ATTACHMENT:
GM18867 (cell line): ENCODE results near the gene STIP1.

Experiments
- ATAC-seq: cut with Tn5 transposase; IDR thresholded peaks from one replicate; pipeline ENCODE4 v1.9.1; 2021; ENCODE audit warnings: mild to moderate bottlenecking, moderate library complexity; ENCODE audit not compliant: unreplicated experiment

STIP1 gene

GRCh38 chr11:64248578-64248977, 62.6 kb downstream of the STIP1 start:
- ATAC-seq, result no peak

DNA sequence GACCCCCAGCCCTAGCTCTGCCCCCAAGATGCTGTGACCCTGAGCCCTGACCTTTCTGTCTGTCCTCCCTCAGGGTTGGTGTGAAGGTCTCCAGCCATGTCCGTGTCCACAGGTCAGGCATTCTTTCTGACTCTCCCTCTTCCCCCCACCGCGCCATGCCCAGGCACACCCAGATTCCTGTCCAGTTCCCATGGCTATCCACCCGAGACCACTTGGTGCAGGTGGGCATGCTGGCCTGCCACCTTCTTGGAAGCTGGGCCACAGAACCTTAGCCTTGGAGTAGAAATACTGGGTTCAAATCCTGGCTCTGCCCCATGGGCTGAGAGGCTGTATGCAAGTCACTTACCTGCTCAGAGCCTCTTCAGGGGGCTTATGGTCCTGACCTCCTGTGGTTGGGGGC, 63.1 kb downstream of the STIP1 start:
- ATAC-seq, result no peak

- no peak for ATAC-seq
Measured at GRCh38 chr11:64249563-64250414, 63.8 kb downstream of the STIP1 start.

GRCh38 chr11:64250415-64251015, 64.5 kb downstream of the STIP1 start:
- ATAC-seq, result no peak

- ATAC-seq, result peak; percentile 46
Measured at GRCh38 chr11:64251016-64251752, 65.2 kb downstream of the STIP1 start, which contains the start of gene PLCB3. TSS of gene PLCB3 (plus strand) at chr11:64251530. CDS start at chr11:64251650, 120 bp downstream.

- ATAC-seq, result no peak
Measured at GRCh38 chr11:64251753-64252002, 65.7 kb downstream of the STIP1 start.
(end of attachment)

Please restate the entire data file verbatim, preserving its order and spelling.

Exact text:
GM18867 (cell line): ENCODE results near the gene STIP1.

Experiments
- ATAC-seq: cut with Tn5 transposase; IDR thresholded peaks from one replicate; pipeline ENCODE4 v1.9.1; 2021; ENCODE audit warnings: mild to moderate bottlenecking, moderate library complexity; ENCODE audit not compliant: unreplicated experiment

STIP1 gene

GRCh38 chr11:64248578-64248977, 62.6 kb downstream of the STIP1 start:
- ATAC-seq, result no peak

DNA sequence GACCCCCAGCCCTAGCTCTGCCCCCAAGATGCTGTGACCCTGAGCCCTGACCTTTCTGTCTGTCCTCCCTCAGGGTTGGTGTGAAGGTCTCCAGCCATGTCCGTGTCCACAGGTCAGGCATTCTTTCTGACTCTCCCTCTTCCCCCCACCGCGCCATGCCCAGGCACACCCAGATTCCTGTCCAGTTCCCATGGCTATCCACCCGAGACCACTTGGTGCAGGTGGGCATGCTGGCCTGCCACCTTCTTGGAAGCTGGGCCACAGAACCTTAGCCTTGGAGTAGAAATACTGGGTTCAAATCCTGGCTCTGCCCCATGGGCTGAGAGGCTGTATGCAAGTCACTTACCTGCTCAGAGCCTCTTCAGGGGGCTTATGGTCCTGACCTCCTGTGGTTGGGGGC, 63.1 kb downstream of the STIP1 start:
- ATAC-seq, result no peak

- no peak for ATAC-seq
Measured at GRCh38 chr11:64249563-64250414, 63.8 kb downstream of the STIP1 start.

GRCh38 chr11:64250415-64251015, 64.5 kb downstream of the STIP1 start:
- ATAC-seq, result no peak

- ATAC-seq, result peak; percentile 46
Measured at GRCh38 chr11:64251016-64251752, 65.2 kb downstream of the STIP1 start, which contains the start of gene PLCB3. TSS of gene PLCB3 (plus strand) at chr11:64251530. CDS start at chr11:64251650, 120 bp downstream.

- ATAC-seq, result no peak
Measured at GRCh38 chr11:64251753-64252002, 65.7 kb downstream of the STIP1 start.